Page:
As Newspapers Decline, Niche Publications Prosper
Mark Seddon is the former United Nations Correspondent and New York Bureau Chief for Al-Jazeera English TV. He reported from eighteen countries during that time, including North Korea, China, Haiti, Syria, Libya, Yemen, Ethiopia and the Democratic Republic of Congo. He has interviewed, amongst others, Ban Ki-Moon, Lech Walesa, Tony Blair, Hans Blix, Michael Foot, Mia Farrow, and George Clooney. In a journalistic career spanning over twenty years, he has been Editor of Tribune and an elected member of the UK Labour Party's National Executive Committee. He has written for most British newspapers and many magazines, including The Guardian, The Independent, The Daily Mail, The Times, The Spectator, New Statesman, Private Eye, British Journalism Review and Country Life Magazine. For a number of years he was a Diarist at the London Evening Standard, and has also reported for, amongst others, the BBC and Sky TV. He lives in Buckingham, England.
The best – and the worst – predictions for the newspaper industry don’t always come true. When Eddie Shah famously broke the print unions at his Stockport print and distribution plant in the late 1980s in North West England, the accepted wisdom was that there would be a flowering of new newspaper titles. Twenty odd years later, and only The Independent survives from that brave dawn. Barely a decade ago the new accepted wisdom was that the days of the ‘dead tree press’ were finite. We were even advised on the likely day and date when the last ever New York Times would roll off the presses.
That it’s bad for nationals and locals alike isn’t disputed. And yet for all of the deep seated problems of The Guardian or the Daily Mirror, there are continuing challengers to that trend – the Financial Times and the Daily Mail spring to mind. Newspapers are struggling, there may be fewer titles in a decade’s time but talk of their death is premature. Hope also emerges from a recent IPSOS poll, where 63% of respondents said they preferred printed copies of newspapers and magazines to eleven per cent who liked the digital versions. But then that poll could be compared to one that ask people if they prefer better services or paying more tax.
But what of the weeklies? How are they faring in a notoriously tough market?
At around the time that assorted soothsayers were issuing last rites for the dailies, I seem to recall making the bold prediction that niche market publications might well be able to hold their own in the brave new World, a brave new World where attention spans would be limited by the time it takes to click a mouse. Magazines such as Private Eye which were both original and had a loyal following – and didn’t make the foolish error of putting their content on the web - were pretty well placed to weather the storms ahead. And so, at least for the Eye, this has come to pass. Sales of the magazine remain buoyant, and editor, Ian Hislop, puts this down to the fact that “Private Eye tends to have an upturn when there is a downturn. People want to laugh at the situation, before they cry at the detail. The Eye tries to help”. Hislop’s predecessor, Richard Ingrams, now Editor of the Oldie concurs. The Oldie now sells upwards of 37,000 copies, and attracts a broad and eclectic range of contributors – many of them refugees from Fleet Street. “It is supposed to be bad out there”, says Ingrams “but we seem to be doing quite well. One of the main reasons is that there is a lot less original content in newspapers, and they are all writing about the same thing. Which is frankly boring”. The editor of the perennially successful Spectator, Fraser Nelson is equally upbeat; “Anecdotally I hear that the market is tough, but we’ve just had a successful re-design and we are fairly steady at around 70,000 circulation”. Even my old magazine, Tribune, under new ownership, looks crisp and urgent and Editor Chris McLaughlin continues to defy the doomsters. But then these magazines are specialist in that they tend to stand for something, and attract controversy and loyalty in equal measure.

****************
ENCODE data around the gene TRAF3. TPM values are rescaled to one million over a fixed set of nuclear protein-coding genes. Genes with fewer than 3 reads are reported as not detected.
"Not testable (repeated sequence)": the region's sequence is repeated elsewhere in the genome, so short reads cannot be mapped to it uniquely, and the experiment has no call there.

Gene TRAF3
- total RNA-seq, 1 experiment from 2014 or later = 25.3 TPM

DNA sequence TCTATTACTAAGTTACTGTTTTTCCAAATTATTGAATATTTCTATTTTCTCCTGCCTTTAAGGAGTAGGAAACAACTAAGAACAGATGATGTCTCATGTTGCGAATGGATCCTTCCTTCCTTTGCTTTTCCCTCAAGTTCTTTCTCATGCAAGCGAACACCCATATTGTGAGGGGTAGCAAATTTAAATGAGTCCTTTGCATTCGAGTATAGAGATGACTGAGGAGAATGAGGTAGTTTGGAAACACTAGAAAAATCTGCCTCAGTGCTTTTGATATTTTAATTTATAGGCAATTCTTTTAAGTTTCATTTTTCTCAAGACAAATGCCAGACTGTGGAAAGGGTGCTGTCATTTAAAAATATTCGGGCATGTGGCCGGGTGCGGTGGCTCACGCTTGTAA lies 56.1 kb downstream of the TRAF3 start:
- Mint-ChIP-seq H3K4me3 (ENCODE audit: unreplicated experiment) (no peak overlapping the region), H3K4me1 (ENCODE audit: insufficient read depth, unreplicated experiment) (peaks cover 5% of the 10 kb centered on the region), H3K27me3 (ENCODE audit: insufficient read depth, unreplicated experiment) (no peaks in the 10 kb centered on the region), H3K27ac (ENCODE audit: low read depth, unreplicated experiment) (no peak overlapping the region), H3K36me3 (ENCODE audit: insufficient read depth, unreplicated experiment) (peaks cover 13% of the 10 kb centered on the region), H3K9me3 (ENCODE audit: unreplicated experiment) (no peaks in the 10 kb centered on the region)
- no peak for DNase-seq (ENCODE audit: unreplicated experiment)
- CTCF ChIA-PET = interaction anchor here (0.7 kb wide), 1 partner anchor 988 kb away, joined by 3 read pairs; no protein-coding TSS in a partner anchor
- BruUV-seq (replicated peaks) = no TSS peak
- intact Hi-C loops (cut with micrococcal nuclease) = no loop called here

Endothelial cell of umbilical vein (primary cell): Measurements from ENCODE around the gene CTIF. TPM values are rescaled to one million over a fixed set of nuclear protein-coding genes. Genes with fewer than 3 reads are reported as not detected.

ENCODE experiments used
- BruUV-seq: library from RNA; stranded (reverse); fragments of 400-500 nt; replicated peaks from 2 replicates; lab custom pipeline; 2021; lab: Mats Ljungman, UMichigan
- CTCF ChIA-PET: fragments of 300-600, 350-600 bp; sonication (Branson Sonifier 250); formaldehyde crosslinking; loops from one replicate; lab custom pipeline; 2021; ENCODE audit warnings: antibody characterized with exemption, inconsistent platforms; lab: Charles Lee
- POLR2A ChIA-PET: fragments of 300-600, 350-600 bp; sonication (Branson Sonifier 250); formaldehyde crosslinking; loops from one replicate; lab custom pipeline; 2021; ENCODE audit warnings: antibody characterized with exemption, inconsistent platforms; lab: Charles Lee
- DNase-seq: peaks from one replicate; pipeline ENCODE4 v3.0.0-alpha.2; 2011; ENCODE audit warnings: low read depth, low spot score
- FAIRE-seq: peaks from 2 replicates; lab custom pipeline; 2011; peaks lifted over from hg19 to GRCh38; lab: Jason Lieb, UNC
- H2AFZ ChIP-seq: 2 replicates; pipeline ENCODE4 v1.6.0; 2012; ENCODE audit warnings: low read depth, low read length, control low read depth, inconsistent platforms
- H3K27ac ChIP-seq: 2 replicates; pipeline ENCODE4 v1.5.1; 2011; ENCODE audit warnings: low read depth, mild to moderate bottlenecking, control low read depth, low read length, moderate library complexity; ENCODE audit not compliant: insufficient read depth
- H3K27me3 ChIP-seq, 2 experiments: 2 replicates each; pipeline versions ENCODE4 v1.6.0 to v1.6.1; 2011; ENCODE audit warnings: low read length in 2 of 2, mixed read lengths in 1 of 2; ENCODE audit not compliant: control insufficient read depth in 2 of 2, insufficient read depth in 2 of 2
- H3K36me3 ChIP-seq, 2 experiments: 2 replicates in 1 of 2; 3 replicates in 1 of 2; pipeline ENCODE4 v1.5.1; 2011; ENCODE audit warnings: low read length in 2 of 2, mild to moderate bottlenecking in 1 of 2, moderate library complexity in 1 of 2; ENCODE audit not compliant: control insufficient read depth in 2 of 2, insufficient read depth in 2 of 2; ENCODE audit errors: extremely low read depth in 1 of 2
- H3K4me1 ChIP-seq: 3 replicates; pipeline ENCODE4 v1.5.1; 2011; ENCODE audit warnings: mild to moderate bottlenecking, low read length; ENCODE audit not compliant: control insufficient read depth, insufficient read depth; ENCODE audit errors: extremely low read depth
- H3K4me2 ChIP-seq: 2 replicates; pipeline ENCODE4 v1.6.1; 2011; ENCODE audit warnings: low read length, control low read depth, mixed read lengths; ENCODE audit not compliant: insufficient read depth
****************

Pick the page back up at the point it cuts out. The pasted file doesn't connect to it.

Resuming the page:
The resilience of many of our weeklies is even more remarkable when you consider just how near impossible the news trade has become. Ingrams and I are both veterans of wars against “WH Smug” – we once threatened a picket against the retailer, a protest that was due to be joined both by Michael Foot and Auberon Waugh. WH Smith insisted on charging for space, reducing orders if they fell for any particular reason in one week, and not increasing the order thereafter. The news trade in Britain remains monopolistic – a situation worsened by the closure of Borders – and retailers, including the large super markets charge for display, making it all but impossible for much smaller specialist magazines to get space. One of the last independent radical bookshops to give space to the extraordinary diversity of magazines still out there, Housmans, recently initiated a campaign for other independent bookshops to stock magazines. “Post Borders, the fight for survival is becoming intense”, says Nik Gorecki of Housmans. “The likes of The Ecologist, Pink Paper and Lobster – and most recently Smoke, a London peculiar have disappeared from shelves altogether and gone on-line”.
The successful niche magazines have come through the worst of times by building up their subscription bases, and using the web in an intelligent way that does not detract from sales – but encourages them. Private Eye famously offers a web taster, and not much more than that, to encourage potential readers to get their credit cards out. But what is most striking about the success stories is that good old fashioned good, incisive writing, humour and ideas just seems to shift copies and boost sales.
*This article has just appeared in the British Journalism Review
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